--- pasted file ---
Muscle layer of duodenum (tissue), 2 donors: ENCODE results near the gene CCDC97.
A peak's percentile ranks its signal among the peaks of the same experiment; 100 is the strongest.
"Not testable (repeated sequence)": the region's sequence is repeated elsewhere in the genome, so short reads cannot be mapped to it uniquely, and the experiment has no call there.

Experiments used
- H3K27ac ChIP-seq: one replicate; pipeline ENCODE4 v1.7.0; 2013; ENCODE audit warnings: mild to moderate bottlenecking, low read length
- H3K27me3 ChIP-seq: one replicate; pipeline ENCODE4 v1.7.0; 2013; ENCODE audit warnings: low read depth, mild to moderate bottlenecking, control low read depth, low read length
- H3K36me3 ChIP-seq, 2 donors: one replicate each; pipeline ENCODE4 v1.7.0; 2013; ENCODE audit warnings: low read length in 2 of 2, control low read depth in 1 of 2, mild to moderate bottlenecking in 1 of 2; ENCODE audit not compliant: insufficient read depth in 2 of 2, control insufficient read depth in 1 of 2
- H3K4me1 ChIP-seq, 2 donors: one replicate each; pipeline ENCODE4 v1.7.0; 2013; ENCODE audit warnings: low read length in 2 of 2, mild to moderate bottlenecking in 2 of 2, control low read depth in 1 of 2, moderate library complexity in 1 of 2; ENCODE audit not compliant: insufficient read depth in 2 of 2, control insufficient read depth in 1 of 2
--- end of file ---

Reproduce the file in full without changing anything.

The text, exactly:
Muscle layer of duodenum (tissue), 2 donors: ENCODE results near the gene CCDC97.
A peak's percentile ranks its signal among the peaks of the same experiment; 100 is the strongest.
"Not testable (repeated sequence)": the region's sequence is repeated elsewhere in the genome, so short reads cannot be mapped to it uniquely, and the experiment has no call there.

Experiments used
- H3K27ac ChIP-seq: one replicate; pipeline ENCODE4 v1.7.0; 2013; ENCODE audit warnings: mild to moderate bottlenecking, low read length
- H3K27me3 ChIP-seq: one replicate; pipeline ENCODE4 v1.7.0; 2013; ENCODE audit warnings: low read depth, mild to moderate bottlenecking, control low read depth, low read length
- H3K36me3 ChIP-seq, 2 donors: one replicate each; pipeline ENCODE4 v1.7.0; 2013; ENCODE audit warnings: low read length in 2 of 2, control low read depth in 1 of 2, mild to moderate bottlenecking in 1 of 2; ENCODE audit not compliant: insufficient read depth in 2 of 2, control insufficient read depth in 1 of 2
- H3K4me1 ChIP-seq, 2 donors: one replicate each; pipeline ENCODE4 v1.7.0; 2013; ENCODE audit warnings: low read length in 2 of 2, mild to moderate bottlenecking in 2 of 2, control low read depth in 1 of 2, moderate library complexity in 1 of 2; ENCODE audit not compliant: insufficient read depth in 2 of 2, control insufficient read depth in 1 of 2